Claiming he was protecting San Francisco city government's computer system from incompetent coworkers, computer engineer Terry Childs changed the system's passwords and then for more than a week refused to give them to anyone, even after being arrested.
Childs was under four felony counts for blocking administrative access to the computers that handle 60 percent of the city's data systems, including law enforcement, payroll, and jail records. He was arrested July 13, and refused to give the passwords to anyone until July 21, with his attorney claiming his coworkers had, with both malice and incompetence, damaged the computer system and putting it in jeopardy. At that point, he agreed to give the passwords only to mayor Gavin Newsom.
According to a statement from his attorney Erin Crane, "He was the only person in that department capable of running that system. There have been no established policies in place to even dictate who would be the appropriate person to hand over the password to."
Bad grammar aside, what's wrong with this picture?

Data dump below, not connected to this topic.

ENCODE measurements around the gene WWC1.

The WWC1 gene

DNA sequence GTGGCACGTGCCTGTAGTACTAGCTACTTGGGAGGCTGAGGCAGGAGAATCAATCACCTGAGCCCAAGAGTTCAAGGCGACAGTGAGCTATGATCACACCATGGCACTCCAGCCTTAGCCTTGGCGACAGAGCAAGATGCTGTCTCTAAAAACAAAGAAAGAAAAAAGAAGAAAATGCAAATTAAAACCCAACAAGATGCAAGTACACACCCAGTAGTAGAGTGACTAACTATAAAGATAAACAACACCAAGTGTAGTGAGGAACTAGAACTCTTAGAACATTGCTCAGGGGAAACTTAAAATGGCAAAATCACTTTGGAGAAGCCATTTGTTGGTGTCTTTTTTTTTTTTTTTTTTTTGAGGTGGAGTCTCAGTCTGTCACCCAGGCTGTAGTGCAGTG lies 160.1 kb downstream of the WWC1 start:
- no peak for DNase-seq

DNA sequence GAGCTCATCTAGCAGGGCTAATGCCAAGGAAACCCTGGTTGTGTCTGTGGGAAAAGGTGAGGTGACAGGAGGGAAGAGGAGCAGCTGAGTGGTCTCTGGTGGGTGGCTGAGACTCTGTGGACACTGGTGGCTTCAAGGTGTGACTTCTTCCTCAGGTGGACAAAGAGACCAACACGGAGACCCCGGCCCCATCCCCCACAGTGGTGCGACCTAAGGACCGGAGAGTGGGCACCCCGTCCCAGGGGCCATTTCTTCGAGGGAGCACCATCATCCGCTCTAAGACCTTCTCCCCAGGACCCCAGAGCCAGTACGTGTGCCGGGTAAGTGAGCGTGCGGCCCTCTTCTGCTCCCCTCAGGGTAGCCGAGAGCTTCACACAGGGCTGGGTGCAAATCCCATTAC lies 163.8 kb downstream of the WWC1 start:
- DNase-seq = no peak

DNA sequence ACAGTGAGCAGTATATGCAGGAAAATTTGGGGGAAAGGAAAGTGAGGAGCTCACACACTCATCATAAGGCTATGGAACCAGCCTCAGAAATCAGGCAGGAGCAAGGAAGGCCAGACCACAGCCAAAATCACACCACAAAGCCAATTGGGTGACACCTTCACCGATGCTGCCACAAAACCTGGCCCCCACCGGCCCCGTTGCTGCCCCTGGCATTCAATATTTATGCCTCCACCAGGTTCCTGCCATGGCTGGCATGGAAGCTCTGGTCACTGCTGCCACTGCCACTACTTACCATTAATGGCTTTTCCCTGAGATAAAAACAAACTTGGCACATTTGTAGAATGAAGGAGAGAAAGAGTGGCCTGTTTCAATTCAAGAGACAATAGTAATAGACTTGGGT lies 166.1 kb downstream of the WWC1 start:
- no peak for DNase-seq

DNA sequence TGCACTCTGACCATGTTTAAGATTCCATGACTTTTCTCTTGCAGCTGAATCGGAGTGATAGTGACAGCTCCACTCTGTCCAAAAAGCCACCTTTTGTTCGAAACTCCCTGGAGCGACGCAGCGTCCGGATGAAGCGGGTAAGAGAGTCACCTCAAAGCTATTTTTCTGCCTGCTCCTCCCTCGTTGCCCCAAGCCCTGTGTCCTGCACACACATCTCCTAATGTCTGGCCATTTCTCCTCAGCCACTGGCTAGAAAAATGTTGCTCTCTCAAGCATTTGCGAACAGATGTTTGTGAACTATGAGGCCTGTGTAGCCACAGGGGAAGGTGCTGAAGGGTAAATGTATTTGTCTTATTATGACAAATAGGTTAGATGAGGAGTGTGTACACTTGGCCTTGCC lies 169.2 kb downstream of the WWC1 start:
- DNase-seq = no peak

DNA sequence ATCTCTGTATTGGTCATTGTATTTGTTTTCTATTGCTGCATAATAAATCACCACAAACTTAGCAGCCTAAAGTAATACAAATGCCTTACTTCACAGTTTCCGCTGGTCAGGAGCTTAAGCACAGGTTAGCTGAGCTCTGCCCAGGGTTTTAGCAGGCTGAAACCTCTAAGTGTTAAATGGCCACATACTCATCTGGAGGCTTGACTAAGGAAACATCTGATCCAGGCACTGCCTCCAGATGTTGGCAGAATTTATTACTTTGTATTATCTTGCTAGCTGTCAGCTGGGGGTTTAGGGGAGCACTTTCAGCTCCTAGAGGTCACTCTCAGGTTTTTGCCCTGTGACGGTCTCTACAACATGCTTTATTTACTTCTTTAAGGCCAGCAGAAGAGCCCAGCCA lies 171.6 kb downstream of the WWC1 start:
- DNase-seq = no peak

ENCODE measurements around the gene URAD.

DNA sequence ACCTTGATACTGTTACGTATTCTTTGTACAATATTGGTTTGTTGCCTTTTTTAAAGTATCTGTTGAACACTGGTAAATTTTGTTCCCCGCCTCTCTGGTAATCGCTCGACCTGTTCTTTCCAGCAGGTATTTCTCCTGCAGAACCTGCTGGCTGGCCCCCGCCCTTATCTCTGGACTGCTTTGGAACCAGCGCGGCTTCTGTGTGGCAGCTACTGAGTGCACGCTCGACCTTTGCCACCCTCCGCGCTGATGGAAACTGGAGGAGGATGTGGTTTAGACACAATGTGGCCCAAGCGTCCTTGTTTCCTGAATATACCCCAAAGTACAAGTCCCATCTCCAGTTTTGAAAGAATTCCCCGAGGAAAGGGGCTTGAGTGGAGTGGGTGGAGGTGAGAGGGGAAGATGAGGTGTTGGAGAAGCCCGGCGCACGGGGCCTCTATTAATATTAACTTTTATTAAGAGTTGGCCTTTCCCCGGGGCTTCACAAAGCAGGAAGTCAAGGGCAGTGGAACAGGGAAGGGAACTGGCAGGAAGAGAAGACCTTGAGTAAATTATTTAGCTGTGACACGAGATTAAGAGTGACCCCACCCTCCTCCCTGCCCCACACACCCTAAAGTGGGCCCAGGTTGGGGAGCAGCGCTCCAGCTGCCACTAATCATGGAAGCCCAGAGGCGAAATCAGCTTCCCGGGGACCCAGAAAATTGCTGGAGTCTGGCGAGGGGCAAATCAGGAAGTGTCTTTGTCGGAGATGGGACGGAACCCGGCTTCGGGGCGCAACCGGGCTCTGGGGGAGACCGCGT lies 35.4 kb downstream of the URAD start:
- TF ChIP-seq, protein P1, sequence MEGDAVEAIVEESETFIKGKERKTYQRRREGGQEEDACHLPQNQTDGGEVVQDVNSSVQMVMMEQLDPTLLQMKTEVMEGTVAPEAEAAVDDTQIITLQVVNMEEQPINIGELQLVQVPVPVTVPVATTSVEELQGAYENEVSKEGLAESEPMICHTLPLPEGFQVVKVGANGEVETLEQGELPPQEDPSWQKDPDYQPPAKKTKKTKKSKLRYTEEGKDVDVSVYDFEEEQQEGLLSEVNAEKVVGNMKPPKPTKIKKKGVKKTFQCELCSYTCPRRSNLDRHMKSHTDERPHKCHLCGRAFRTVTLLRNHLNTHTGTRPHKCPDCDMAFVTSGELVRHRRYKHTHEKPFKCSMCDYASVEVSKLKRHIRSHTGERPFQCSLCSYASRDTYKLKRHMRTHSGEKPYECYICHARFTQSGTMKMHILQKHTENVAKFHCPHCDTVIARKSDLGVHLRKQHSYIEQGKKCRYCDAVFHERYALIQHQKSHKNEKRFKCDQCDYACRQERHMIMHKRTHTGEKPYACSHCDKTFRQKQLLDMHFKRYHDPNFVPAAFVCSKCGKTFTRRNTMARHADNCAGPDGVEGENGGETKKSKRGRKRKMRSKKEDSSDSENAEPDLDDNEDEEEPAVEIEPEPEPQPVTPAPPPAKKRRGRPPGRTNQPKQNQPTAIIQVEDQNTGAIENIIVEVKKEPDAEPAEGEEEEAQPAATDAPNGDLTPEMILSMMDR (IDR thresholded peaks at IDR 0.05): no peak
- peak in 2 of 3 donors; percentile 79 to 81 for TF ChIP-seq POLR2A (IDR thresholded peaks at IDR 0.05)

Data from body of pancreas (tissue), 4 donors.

First, there's the aspect of not having processes and chain of command in place to take care of this problem. Second is the aspect of a single person having a password to any computer system, industry or government. Regardless of whether an organization needs to answer to constituents or stockholders, it's foolish to put that level of control in the hands of one person. Criminal activity aside, what if Childs had been hit by a bus? At least Newsom was able to go to the jail and retrieve the passwords from him.
Yet it's not unusual for computer people in government jobs to have a great deal of power with little oversight -- and sometimes disastrous consequences. Former Arkansas governor and Republican presidential candidate Mike Huckabee reportedly ordered the destruction of a number of hard disks when he left office, though he was exonerated of any crime. Canyon County, Idaho, IT department employee Marcus Young was kept on the payroll for more than a year while investigators tried to determine whether he had child pornography on county systems -- their care no doubt related to the fact that he was the son of the county prosecutor at the time. And Ron Harris, a computer programmer for the Nevada Gaming Control Board, reportedly stole thousands of dollars from casinos by programming "back doors" into gaming machines.
It's a challenge because a password that's too freely available is as bad as no password at all -- especially if, as Childs' attorney contends, his coworkers were incompetent. (Though if that's the case, perhaps he should have worked on that problem? Typically governments have "whistleblower" laws in place that protect employees from disclosing such issues.) At the same time, as in the rest of government, it's important to have checks and balances.